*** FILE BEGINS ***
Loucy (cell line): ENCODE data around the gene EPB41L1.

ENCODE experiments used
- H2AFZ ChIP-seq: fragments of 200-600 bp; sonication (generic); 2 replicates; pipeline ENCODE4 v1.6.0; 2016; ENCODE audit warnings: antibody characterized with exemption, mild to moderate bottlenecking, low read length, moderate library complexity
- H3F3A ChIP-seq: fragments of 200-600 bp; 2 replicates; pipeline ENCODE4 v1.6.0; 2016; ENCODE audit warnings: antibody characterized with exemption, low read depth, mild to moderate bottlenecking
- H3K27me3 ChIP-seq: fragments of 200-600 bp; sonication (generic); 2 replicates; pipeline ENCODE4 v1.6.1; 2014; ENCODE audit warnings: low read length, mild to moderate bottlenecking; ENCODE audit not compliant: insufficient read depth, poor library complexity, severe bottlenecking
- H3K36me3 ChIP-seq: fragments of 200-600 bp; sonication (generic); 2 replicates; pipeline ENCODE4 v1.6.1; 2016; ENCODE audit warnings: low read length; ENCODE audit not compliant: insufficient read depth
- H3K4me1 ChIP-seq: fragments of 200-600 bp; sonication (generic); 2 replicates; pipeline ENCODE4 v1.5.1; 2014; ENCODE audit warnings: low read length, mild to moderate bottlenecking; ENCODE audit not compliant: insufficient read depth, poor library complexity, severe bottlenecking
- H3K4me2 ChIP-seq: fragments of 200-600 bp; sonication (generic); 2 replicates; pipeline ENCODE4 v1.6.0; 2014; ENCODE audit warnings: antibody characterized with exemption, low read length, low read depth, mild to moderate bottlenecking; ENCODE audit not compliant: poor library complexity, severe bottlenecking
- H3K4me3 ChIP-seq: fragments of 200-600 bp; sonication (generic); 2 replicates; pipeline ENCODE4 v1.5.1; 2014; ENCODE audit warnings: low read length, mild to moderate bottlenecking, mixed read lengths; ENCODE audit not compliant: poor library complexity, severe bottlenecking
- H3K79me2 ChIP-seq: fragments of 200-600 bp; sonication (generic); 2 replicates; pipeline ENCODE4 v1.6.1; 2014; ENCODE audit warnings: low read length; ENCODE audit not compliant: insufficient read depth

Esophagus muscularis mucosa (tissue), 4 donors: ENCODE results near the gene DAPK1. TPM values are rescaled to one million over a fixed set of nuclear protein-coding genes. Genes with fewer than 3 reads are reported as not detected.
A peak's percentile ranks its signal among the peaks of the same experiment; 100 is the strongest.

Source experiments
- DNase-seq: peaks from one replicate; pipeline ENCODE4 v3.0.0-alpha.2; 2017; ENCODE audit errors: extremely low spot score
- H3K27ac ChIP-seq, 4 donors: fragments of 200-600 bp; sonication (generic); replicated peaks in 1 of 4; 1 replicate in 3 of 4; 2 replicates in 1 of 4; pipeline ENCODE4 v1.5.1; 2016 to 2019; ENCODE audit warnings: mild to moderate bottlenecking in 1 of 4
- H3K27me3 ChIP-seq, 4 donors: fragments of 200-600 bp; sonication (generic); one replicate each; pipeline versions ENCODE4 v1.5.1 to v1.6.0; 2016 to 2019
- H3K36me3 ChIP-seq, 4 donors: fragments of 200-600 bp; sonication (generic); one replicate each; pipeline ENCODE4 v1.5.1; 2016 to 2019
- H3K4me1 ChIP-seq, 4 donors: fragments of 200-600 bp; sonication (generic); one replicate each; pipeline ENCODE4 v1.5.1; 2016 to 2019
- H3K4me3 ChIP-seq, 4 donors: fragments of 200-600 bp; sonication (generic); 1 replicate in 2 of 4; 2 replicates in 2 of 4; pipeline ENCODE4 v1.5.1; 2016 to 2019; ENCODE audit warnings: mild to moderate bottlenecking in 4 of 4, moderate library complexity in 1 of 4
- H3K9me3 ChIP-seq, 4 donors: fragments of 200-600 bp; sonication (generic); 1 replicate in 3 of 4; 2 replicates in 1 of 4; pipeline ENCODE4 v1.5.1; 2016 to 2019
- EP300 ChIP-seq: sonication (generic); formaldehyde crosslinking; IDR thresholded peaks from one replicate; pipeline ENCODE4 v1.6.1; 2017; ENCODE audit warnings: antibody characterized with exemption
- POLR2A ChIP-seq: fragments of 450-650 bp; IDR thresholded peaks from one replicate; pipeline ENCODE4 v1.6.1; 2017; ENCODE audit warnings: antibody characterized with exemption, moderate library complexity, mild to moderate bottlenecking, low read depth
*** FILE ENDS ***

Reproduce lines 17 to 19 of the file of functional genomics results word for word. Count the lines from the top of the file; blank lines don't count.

- H3K36me3 ChIP-seq, 4 donors: fragments of 200-600 bp; sonication (generic); one replicate each; pipeline ENCODE4 v1.5.1; 2016 to 2019
- H3K4me1 ChIP-seq, 4 donors: fragments of 200-600 bp; sonication (generic); one replicate each; pipeline ENCODE4 v1.5.1; 2016 to 2019
- H3K4me3 ChIP-seq, 4 donors: fragments of 200-600 bp; sonication (generic); 1 replicate in 2 of 4; 2 replicates in 2 of 4; pipeline ENCODE4 v1.5.1; 2016 to 2019; ENCODE audit warnings: mild to moderate bottlenecking in 4 of 4, moderate library complexity in 1 of 4